Although she didn’t realize it until 2014, Rai was born to be a trail runner.
She grew up in the remote village of Sano Dumma in Bhojpur district, a mountainous area in Nepal’s eastern region. Residents didn’t have electricity or potable water, and had to trek for miles for every need.
“From a young age, I started carrying loads,” Rai says. “I accompanied my mother to the market. I carried 10 kilograms (22 pounds) of goods, consisting of rice, salt and cooking oil.”
Trekking through mountains on footpaths or on rocky paths, often barefoot, was a common activity for Rai.
Shilu Manandhar, GPJ Nepal
“In a day, we had to go up and down the hill three to four times to get water,” Rai says. “I couldn’t concentrate on my studies. Also, we hardly had enough to eat.”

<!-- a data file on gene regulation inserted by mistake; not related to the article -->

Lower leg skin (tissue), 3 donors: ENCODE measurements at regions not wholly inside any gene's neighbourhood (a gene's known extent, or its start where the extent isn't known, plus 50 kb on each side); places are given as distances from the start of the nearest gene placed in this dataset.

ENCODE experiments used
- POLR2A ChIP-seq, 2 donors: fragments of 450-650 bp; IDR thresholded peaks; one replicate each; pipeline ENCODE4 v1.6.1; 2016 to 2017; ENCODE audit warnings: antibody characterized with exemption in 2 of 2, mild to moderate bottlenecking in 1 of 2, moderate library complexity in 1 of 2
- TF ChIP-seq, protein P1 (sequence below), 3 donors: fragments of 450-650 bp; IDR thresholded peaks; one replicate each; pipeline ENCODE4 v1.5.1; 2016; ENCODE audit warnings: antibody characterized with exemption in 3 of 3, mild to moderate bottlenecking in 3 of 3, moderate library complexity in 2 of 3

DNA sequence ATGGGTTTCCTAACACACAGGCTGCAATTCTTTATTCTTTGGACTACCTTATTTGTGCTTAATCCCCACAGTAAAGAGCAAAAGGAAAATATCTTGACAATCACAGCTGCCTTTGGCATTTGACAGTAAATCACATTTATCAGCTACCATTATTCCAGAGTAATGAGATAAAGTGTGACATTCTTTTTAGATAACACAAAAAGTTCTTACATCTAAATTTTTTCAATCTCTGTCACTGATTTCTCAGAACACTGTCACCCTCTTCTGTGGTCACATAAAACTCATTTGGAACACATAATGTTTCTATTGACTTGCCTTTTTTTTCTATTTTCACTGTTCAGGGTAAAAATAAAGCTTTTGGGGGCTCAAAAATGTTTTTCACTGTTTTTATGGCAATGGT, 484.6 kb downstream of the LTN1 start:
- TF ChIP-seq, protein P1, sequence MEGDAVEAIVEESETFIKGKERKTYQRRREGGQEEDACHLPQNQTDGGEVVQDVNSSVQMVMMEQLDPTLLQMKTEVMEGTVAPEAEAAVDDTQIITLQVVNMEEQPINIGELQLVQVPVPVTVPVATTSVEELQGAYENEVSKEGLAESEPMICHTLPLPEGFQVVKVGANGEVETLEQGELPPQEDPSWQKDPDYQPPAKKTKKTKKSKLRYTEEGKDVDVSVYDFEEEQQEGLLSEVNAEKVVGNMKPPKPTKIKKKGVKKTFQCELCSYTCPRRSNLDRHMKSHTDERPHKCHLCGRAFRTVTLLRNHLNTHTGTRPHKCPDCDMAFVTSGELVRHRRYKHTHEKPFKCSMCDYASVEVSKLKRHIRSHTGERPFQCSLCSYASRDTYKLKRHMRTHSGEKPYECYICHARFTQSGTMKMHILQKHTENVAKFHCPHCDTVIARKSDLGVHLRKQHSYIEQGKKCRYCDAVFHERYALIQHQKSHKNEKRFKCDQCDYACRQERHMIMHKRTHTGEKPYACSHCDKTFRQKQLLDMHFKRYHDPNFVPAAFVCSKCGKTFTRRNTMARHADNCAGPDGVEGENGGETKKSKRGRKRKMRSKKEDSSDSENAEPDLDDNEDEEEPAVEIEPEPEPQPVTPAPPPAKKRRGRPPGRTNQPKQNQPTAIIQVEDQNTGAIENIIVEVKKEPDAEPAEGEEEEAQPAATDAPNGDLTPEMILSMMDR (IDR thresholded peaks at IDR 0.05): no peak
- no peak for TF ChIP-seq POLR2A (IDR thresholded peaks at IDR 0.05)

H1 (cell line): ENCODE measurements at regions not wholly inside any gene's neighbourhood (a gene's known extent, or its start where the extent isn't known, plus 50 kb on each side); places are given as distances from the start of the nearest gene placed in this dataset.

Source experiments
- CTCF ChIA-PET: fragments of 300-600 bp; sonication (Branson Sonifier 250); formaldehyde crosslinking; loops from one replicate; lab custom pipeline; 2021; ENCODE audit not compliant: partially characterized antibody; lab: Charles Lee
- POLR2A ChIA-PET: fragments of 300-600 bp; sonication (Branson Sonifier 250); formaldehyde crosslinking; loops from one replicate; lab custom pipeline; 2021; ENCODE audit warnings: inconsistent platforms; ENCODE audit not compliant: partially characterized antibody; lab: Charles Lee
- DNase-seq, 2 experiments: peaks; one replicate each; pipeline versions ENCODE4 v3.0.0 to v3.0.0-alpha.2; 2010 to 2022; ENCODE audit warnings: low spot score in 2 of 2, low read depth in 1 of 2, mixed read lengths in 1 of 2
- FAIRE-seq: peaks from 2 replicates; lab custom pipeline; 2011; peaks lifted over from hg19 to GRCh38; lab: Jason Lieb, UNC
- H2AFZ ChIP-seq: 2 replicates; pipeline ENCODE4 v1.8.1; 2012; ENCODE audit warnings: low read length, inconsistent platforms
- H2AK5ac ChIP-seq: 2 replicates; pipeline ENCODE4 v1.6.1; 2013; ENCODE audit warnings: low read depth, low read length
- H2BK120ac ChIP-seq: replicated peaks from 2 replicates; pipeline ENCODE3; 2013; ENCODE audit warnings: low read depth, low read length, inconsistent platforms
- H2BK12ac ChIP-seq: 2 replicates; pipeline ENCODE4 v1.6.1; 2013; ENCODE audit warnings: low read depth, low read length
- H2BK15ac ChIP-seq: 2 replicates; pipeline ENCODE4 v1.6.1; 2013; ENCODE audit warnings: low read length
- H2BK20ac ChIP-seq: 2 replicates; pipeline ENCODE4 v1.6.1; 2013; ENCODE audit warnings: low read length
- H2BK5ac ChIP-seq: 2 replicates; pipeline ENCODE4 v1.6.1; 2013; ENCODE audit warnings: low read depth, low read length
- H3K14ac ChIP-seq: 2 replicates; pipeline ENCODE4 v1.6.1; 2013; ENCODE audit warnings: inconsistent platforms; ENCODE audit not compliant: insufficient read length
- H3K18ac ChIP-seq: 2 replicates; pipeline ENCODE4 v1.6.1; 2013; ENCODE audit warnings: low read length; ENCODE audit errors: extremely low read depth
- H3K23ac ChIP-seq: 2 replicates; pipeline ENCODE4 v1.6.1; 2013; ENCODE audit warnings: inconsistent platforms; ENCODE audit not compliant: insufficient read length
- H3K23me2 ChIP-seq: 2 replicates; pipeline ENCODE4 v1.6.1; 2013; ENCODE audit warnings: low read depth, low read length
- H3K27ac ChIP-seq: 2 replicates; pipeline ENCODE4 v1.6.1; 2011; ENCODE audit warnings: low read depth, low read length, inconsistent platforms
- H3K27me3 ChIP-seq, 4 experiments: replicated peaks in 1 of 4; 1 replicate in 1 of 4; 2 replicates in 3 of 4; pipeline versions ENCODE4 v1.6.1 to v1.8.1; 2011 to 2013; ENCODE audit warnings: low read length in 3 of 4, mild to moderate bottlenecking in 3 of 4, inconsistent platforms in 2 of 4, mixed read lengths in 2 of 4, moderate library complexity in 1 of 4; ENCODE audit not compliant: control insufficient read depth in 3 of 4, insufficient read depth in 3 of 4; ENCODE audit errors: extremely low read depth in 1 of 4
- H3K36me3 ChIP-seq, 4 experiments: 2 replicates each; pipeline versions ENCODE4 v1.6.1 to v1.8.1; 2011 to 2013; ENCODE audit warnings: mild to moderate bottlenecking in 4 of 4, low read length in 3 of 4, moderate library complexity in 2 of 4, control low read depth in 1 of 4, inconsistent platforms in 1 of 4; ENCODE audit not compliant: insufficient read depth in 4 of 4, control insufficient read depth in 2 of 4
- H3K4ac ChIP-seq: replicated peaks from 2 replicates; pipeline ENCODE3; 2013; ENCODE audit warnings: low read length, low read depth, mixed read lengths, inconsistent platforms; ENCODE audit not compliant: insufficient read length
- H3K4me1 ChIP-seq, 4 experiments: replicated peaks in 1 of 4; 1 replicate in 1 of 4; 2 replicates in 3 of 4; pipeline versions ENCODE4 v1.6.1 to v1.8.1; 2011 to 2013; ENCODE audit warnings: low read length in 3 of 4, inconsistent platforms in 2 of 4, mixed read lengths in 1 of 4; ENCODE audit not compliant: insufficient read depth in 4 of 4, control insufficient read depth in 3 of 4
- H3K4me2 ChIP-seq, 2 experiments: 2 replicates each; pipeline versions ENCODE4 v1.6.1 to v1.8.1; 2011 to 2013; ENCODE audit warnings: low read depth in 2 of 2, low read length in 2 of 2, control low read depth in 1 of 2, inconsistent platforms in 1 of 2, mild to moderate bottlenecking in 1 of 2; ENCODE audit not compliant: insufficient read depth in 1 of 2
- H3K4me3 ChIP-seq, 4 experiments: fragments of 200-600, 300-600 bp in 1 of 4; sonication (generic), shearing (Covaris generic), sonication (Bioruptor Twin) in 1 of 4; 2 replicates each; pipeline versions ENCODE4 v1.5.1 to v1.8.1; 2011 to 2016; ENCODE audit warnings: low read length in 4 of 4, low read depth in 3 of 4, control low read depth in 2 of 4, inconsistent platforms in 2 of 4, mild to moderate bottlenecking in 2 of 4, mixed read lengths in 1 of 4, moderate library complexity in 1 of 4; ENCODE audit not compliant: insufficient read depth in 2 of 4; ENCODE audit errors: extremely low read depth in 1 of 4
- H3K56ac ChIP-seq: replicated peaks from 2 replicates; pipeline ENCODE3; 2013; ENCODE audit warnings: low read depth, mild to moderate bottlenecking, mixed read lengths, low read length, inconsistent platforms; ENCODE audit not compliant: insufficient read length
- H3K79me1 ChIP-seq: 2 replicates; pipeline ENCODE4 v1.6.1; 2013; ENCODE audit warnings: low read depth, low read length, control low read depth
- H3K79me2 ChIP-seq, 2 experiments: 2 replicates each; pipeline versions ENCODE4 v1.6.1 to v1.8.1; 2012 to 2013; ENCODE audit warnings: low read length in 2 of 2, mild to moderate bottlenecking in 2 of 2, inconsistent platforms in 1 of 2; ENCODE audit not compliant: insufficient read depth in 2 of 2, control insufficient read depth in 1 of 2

She dropped out of school in the seventh grade and earned a little money by carrying goods to sell for a small profit at the market, but she looked for opportunities beyond her village.
“Women here usually get married and do housework,” Rai says. “Given an opportunity, I knew I could do something. I knew if I stayed home I wouldn’t get any opportunities.”
That opportunity came when she was 14.
When Maoist recruiters came to her village, she joined them, eventually moving to a Maoist jungle camp, where she lived for two years. At the camp, she was introduced to sports as part of her training, and she loved it.
In 2006, the Maoists signed a peace agreement with the Nepalese government, ending the civil war, and Rai returned home having never participated in combat. She went back to school and sat for her School Leaving Certificate exam — the 10th grade national exam that all Nepalese take before moving on to the next stage of their education. She began studying agriculture, but dropped out in 2013 and considered going to Malaysia as a migrant worker.